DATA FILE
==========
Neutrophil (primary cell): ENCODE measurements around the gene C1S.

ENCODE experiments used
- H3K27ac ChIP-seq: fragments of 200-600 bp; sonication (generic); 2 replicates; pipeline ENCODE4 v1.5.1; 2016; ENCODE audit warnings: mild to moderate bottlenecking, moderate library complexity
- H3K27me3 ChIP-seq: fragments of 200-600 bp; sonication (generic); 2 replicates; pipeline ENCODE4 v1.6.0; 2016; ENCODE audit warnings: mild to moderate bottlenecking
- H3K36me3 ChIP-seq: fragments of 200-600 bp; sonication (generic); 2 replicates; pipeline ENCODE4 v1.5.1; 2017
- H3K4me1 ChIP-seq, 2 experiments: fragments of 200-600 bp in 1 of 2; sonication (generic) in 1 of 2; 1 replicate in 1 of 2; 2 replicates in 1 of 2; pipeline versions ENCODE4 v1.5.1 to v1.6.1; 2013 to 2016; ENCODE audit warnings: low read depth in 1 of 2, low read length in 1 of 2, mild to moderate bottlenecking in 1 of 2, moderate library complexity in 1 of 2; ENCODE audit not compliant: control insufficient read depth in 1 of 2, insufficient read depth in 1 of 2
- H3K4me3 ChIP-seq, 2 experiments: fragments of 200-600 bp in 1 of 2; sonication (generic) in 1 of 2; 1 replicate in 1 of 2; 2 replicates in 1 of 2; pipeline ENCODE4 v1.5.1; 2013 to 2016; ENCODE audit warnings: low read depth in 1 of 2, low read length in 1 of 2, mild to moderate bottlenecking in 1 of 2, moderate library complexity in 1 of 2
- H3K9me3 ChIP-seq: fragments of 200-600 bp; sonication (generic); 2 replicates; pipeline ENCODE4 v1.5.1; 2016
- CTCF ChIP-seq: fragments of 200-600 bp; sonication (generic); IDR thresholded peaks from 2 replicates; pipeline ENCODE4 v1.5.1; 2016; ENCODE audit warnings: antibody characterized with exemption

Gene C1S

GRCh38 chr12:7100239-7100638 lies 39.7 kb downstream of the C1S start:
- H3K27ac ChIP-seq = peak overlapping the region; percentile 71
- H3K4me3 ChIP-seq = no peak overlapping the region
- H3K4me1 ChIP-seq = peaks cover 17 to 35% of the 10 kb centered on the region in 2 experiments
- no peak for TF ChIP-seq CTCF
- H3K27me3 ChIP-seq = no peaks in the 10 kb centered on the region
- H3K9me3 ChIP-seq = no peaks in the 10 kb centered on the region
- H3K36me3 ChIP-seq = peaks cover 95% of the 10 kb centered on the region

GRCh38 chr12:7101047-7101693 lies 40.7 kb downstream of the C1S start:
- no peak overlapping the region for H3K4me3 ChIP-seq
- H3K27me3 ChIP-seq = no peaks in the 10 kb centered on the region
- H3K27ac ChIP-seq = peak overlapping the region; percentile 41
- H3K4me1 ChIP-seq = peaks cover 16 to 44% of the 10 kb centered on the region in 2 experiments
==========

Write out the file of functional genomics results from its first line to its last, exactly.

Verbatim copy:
Neutrophil (primary cell): ENCODE measurements around the gene C1S.

ENCODE experiments used
- H3K27ac ChIP-seq: fragments of 200-600 bp; sonication (generic); 2 replicates; pipeline ENCODE4 v1.5.1; 2016; ENCODE audit warnings: mild to moderate bottlenecking, moderate library complexity
- H3K27me3 ChIP-seq: fragments of 200-600 bp; sonication (generic); 2 replicates; pipeline ENCODE4 v1.6.0; 2016; ENCODE audit warnings: mild to moderate bottlenecking
- H3K36me3 ChIP-seq: fragments of 200-600 bp; sonication (generic); 2 replicates; pipeline ENCODE4 v1.5.1; 2017
- H3K4me1 ChIP-seq, 2 experiments: fragments of 200-600 bp in 1 of 2; sonication (generic) in 1 of 2; 1 replicate in 1 of 2; 2 replicates in 1 of 2; pipeline versions ENCODE4 v1.5.1 to v1.6.1; 2013 to 2016; ENCODE audit warnings: low read depth in 1 of 2, low read length in 1 of 2, mild to moderate bottlenecking in 1 of 2, moderate library complexity in 1 of 2; ENCODE audit not compliant: control insufficient read depth in 1 of 2, insufficient read depth in 1 of 2
- H3K4me3 ChIP-seq, 2 experiments: fragments of 200-600 bp in 1 of 2; sonication (generic) in 1 of 2; 1 replicate in 1 of 2; 2 replicates in 1 of 2; pipeline ENCODE4 v1.5.1; 2013 to 2016; ENCODE audit warnings: low read depth in 1 of 2, low read length in 1 of 2, mild to moderate bottlenecking in 1 of 2, moderate library complexity in 1 of 2
- H3K9me3 ChIP-seq: fragments of 200-600 bp; sonication (generic); 2 replicates; pipeline ENCODE4 v1.5.1; 2016
- CTCF ChIP-seq: fragments of 200-600 bp; sonication (generic); IDR thresholded peaks from 2 replicates; pipeline ENCODE4 v1.5.1; 2016; ENCODE audit warnings: antibody characterized with exemption

Gene C1S

GRCh38 chr12:7100239-7100638 lies 39.7 kb downstream of the C1S start:
- H3K27ac ChIP-seq = peak overlapping the region; percentile 71
- H3K4me3 ChIP-seq = no peak overlapping the region
- H3K4me1 ChIP-seq = peaks cover 17 to 35% of the 10 kb centered on the region in 2 experiments
- no peak for TF ChIP-seq CTCF
- H3K27me3 ChIP-seq = no peaks in the 10 kb centered on the region
- H3K9me3 ChIP-seq = no peaks in the 10 kb centered on the region
- H3K36me3 ChIP-seq = peaks cover 95% of the 10 kb centered on the region

GRCh38 chr12:7101047-7101693 lies 40.7 kb downstream of the C1S start:
- no peak overlapping the region for H3K4me3 ChIP-seq
- H3K27me3 ChIP-seq = no peaks in the 10 kb centered on the region
- H3K27ac ChIP-seq = peak overlapping the region; percentile 41
- H3K4me1 ChIP-seq = peaks cover 16 to 44% of the 10 kb centered on the region in 2 experiments